STLCOP Summer Reading Program (SSRP)

The current SSRP (2014), can be found here.

The STLCOP Summer Reading Program (SSRP) welcomes new students to the College’s intellectual community through the thoughtful exploration of meaningful questions in the medical humanities. Together with faculty, staff, and student volunteers, all future STLCOP graduates commence their formal preparations for careers in health care by reading and personally responding to a common text chosen specifically to engage the human side of medicine.

SSRP The work for each summer’s program begins many months before as faculty, staff, and current students prepare the journal prompts, video commentaries, and other resources that the new students will use to record their responses to the text. During Pre-Orientation in June, the new students learn how to use the college’s academic management software to archive their journal responses together with the rest of the incoming students.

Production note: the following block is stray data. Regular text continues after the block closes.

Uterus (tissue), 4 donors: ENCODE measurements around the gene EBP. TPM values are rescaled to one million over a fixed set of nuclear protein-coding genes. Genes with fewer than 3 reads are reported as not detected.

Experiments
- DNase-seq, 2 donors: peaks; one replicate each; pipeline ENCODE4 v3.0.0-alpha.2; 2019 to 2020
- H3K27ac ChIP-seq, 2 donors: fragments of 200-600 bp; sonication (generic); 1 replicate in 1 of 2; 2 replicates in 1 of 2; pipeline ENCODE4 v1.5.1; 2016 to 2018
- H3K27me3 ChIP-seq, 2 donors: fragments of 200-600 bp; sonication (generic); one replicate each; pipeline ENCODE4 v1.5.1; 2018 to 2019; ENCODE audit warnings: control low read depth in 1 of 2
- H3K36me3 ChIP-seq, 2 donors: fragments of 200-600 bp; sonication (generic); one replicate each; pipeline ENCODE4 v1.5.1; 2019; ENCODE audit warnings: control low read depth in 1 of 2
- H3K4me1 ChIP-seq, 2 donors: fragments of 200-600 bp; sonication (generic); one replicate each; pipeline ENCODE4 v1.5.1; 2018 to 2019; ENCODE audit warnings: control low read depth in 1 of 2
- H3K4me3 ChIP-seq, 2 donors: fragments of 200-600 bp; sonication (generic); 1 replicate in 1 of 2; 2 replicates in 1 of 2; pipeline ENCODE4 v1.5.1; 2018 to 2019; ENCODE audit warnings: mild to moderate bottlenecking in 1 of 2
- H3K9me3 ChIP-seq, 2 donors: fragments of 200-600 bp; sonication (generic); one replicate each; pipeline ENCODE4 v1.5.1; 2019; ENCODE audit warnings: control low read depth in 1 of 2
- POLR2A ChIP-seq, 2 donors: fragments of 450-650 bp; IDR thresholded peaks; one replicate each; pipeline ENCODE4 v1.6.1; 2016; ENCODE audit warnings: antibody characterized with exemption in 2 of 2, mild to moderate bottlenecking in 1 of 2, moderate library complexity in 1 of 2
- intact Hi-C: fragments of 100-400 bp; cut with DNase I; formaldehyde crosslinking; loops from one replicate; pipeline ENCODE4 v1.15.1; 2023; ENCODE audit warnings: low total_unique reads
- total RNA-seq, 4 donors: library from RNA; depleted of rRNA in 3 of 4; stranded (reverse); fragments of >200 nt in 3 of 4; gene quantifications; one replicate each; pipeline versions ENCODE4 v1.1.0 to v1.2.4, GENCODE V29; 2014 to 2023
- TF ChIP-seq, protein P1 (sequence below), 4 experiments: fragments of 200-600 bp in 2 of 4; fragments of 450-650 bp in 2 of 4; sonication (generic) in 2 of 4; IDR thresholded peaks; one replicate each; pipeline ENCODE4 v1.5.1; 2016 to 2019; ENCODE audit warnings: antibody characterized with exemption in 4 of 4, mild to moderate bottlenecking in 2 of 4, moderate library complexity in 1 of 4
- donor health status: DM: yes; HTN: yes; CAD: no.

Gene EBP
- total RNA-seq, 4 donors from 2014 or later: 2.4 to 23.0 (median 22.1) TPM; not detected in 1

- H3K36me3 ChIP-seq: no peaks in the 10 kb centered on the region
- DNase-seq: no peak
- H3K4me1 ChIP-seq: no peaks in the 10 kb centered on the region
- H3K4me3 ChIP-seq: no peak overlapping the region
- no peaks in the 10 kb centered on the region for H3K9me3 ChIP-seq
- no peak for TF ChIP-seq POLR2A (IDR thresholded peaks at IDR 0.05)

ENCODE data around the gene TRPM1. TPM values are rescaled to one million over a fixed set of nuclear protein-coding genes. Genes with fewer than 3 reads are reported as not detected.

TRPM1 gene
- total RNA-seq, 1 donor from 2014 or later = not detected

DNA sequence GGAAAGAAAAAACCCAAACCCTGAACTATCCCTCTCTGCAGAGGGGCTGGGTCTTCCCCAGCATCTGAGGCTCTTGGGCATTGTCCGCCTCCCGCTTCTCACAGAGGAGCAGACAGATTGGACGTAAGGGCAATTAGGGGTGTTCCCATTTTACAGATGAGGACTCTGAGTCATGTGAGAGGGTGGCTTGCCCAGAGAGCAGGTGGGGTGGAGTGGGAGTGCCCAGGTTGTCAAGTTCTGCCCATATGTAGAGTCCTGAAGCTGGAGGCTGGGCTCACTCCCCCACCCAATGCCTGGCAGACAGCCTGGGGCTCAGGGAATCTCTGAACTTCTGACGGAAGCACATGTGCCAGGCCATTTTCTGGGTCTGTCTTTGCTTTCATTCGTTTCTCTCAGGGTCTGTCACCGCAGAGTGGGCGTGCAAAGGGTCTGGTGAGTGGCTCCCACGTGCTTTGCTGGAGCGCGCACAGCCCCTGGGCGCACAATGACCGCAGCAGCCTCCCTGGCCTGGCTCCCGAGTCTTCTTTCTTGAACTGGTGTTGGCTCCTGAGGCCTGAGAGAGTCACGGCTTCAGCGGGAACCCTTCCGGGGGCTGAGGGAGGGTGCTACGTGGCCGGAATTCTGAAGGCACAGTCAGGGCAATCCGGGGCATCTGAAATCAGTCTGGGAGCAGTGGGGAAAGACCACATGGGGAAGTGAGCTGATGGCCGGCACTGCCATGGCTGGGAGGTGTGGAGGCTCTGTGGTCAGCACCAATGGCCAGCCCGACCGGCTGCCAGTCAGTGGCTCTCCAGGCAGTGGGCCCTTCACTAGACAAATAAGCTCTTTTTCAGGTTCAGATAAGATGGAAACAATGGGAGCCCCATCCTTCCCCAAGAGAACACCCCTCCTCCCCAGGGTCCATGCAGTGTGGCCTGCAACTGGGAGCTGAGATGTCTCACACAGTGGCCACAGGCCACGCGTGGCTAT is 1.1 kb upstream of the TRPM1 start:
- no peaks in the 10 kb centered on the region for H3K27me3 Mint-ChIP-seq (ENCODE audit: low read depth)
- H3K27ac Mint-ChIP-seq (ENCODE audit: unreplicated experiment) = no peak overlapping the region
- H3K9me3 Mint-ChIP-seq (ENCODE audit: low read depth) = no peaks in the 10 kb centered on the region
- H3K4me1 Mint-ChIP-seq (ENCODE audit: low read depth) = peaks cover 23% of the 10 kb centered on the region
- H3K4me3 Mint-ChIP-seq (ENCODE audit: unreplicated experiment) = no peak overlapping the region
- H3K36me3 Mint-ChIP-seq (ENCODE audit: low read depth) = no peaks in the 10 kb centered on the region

During First Year Orientation, new students meet with their orientation leaders, along with faculty and staff volunteers to edit their responses for inclusion in the SSRP digest, the composite record of the new class’s response to the medical humanities questions raised by the text. The new students also share their creative responses in their SSRP projects.  These multifaceted efforts culminate early in the academic year with a talk about the SSRP text that simultaneously concludes the summer reading program and kicks off the college’s annual Convocations series. Students can look forward to subsequent Convocations and possible course assignments that continue to engage the SSRP themes. Anne Fadiman
SSRP '13 Digest Implemented in 2012 at the personal request of College President John A. Pieper, the STLCOP Summer Reading Program has quickly become one of the most comprehensive efforts in the college’s academic mission, enlisting all of the College’s constituencies to renew and pursue one of the defining goals of STLCOP 20/20: to foster personal development among all members of the college community by encouraging “continuous/lifelong learning/inquisitiveness/curiosity.”